Images and clips from his younger years ran behind him, showing McCartney when he was only 22, or 25, or even 35 years old. One particular one showed him in England -- with a beard and a thick winter coat -- holding his child inside his jacket. There were glimpses of him and John. And him and George. Only occasionally Ringo.
It was a callback to the time when McCartney and The Beatles were McCartney and The Beatles. Even the shots of him with Wings appeared just oh-so British Invasion. That's how it's always been. It was a moment in time... that much is clear now. It might not have been possible again. They had their lightning in a bottle, and look where it's led Paul, specifically.
Too often, we see older stars as they are now. It's realistic, but when is that ever fun?
We've seen McCartney play at London's Opening Ceremonies, when he was just OK. We've seen him at various charity shows. We've seen "Hey Jude" at countless outdoor concerts... on television. But, they always seem so far away. They always seem like they're in a different world, even if they're down the street.
He has appeared a little weathered. A little grumpy. He can be forgiven, because he's 70 damn years old. Of course, that's not what appeared at BC Place on Sunday.
No, this was young McCartney again. And, the new one. It was vintage and voyage. There was that same boyish smile you see in early photos from their time in Liverpool, or the psychedelic German clubs, or their first appearance at Shea Stadium.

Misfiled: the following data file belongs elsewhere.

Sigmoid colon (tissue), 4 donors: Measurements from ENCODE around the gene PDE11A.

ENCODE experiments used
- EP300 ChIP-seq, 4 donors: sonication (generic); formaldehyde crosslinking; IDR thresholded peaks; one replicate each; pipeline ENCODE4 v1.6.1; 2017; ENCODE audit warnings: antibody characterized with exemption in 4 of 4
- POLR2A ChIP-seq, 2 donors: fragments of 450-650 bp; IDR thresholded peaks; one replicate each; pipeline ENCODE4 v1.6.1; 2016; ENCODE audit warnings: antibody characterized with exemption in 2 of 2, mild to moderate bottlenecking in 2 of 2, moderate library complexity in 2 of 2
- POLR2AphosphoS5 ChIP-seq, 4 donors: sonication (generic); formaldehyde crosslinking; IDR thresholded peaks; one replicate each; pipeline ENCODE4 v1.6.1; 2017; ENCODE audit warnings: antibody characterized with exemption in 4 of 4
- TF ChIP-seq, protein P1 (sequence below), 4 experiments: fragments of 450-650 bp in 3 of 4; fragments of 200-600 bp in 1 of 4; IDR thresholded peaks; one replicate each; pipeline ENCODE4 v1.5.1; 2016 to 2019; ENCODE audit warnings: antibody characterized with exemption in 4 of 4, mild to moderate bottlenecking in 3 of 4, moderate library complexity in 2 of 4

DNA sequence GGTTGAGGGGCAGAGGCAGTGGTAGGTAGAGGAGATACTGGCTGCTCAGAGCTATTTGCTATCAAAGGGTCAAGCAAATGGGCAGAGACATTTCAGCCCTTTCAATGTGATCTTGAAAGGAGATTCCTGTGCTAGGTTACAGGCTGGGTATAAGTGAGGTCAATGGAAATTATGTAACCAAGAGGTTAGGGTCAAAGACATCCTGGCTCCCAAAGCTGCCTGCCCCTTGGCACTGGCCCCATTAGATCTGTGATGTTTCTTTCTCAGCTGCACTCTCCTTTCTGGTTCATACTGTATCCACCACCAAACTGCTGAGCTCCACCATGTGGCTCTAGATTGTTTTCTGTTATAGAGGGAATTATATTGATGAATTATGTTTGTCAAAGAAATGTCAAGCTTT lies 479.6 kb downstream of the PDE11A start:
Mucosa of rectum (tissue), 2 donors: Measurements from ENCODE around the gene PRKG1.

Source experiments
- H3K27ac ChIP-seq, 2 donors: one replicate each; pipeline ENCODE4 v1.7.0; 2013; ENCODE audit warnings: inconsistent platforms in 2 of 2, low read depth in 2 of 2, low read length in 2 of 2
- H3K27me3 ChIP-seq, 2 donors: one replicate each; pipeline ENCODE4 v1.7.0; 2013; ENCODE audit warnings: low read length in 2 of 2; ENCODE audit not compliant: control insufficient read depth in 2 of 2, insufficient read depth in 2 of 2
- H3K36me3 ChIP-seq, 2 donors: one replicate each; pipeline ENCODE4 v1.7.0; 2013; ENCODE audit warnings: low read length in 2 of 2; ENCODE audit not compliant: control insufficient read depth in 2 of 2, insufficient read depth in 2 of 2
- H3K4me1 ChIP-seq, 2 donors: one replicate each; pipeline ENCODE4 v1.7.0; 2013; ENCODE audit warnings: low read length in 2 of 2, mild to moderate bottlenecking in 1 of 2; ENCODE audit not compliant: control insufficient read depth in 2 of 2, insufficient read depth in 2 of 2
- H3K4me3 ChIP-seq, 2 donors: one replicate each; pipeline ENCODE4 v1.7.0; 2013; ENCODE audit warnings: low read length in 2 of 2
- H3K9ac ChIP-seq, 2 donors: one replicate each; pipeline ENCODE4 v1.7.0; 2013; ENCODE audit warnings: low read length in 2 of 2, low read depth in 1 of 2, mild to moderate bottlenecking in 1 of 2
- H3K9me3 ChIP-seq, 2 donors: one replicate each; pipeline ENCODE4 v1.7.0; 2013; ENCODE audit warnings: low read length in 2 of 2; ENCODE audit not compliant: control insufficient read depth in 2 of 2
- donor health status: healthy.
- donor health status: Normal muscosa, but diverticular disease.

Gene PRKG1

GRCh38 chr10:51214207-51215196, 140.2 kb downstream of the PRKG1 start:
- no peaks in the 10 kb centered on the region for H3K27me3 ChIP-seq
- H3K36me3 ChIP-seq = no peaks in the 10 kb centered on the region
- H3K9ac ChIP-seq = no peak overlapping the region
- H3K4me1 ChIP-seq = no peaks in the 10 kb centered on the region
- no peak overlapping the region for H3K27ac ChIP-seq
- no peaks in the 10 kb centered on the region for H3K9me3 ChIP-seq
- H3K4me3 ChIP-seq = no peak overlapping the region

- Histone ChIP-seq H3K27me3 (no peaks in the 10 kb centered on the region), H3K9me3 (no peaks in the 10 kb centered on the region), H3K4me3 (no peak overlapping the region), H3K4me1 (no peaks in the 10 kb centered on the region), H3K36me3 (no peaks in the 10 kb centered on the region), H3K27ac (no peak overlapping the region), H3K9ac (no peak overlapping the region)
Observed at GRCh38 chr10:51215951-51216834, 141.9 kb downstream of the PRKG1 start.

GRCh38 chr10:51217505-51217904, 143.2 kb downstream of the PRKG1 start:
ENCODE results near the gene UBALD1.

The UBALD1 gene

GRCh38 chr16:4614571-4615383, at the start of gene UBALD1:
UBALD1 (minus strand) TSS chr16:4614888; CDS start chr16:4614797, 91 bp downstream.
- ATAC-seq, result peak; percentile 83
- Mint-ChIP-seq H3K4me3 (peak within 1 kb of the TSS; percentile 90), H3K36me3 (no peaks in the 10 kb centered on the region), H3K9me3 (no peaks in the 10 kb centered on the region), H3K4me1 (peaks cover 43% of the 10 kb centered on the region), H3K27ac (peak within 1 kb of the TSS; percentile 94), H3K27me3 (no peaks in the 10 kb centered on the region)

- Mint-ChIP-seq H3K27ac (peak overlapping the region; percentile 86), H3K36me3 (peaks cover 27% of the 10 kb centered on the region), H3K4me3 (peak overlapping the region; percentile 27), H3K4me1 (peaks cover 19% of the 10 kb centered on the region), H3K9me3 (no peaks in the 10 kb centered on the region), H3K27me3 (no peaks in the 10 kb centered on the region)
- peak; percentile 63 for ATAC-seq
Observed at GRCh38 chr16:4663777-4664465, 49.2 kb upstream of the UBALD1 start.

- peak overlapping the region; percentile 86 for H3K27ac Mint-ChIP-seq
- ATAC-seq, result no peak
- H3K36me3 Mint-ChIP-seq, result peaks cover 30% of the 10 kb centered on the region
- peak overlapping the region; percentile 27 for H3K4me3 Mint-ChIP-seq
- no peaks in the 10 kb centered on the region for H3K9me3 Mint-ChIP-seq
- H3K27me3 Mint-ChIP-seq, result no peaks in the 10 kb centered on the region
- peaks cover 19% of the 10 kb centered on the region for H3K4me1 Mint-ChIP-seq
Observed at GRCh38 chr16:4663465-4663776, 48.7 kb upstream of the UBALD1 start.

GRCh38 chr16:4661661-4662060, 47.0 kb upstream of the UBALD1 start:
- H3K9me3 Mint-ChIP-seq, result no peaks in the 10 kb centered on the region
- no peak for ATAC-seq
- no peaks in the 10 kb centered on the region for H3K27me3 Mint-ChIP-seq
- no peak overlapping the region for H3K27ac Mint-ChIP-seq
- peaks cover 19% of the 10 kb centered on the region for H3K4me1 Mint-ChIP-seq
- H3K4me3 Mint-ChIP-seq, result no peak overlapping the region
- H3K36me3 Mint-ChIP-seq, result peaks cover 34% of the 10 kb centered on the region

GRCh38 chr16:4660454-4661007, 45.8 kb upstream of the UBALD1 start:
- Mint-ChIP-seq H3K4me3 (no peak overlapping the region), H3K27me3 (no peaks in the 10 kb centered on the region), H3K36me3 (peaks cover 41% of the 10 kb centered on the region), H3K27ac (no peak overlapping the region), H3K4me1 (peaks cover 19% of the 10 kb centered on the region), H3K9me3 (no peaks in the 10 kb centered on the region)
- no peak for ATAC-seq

There was a floppy-haired rocker who seemed very well aware of who he was and where he'd been, but was also transfixed on enjoying the moment.
For the audience, you got to cross another one off your bucket list. Hearing "Hey Jude" live? How can that not be on there? Is there another song anywhere in the universe that begs the same effect, or comes with the same aura, when its played to people who've paid to see and hear it?
"Hey Jude," and, "Get Back," and, in his best performance and the show's best fireworks display of the night, "Live and Let Die."
He played for three hours. Three hours. Most 70-year-olds you know are worried about the colour of their shuffleboard broom. Paul, meanwhile, has more energy than Bruno Mars jumping in front of a train for you.
On Sunday night, Paul McCartney had his way with 60,000 Canadians. They're all now on the other side of the bed, enjoying a cigarette.
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